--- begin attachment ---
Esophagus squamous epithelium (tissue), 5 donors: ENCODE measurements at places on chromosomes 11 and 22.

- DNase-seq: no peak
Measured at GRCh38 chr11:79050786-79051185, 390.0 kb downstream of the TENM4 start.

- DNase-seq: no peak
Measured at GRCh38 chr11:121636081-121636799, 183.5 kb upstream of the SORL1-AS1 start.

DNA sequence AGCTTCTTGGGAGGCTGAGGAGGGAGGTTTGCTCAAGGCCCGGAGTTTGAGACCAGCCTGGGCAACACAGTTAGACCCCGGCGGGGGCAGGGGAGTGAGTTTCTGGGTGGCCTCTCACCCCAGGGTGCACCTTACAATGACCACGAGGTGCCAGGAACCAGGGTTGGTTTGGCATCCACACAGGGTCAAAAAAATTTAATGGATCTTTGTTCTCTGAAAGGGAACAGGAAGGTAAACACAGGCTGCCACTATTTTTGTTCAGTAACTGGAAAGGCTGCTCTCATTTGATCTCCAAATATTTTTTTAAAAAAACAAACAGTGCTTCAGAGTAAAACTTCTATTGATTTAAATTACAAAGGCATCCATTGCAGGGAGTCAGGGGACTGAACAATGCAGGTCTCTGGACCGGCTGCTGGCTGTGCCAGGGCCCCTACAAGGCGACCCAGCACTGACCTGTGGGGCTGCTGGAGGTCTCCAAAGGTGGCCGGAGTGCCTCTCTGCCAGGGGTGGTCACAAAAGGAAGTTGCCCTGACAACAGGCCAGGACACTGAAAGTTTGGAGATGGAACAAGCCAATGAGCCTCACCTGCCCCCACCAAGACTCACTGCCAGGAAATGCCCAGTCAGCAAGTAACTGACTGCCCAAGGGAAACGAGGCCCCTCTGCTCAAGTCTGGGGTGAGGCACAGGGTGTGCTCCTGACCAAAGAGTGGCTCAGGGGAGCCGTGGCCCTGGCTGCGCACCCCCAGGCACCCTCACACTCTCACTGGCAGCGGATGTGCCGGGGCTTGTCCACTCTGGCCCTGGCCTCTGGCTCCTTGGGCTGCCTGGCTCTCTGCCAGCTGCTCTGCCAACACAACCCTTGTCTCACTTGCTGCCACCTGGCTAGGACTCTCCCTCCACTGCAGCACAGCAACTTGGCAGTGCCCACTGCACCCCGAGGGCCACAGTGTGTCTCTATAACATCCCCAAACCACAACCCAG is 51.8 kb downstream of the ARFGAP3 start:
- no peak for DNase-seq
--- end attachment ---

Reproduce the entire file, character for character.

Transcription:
Esophagus squamous epithelium (tissue), 5 donors: ENCODE measurements at places on chromosomes 11 and 22.

- DNase-seq: no peak
Measured at GRCh38 chr11:79050786-79051185, 390.0 kb downstream of the TENM4 start.

- DNase-seq: no peak
Measured at GRCh38 chr11:121636081-121636799, 183.5 kb upstream of the SORL1-AS1 start.

DNA sequence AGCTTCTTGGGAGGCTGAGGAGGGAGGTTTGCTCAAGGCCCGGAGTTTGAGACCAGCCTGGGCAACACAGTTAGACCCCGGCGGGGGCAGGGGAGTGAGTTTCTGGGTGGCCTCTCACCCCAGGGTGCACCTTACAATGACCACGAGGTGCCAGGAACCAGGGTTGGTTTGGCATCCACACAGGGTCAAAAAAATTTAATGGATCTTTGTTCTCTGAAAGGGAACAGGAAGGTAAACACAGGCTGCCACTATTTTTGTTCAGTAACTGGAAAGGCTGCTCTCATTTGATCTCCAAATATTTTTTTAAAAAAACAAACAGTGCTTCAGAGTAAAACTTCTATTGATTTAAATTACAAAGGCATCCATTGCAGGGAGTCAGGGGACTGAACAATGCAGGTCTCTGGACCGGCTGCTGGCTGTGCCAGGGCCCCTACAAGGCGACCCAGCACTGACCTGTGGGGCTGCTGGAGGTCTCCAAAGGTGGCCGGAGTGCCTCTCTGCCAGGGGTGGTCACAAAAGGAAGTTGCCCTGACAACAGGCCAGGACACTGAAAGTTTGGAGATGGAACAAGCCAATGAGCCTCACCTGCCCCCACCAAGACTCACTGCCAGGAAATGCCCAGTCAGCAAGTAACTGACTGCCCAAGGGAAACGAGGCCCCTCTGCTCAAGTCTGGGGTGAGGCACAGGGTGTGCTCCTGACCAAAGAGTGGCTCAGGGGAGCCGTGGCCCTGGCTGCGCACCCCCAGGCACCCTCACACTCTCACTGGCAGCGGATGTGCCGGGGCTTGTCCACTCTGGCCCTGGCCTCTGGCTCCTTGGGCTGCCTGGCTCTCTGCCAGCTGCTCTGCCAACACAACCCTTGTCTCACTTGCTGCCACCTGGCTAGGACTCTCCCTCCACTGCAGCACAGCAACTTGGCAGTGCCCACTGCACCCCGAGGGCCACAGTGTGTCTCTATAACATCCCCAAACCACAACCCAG is 51.8 kb downstream of the ARFGAP3 start:
- no peak for DNase-seq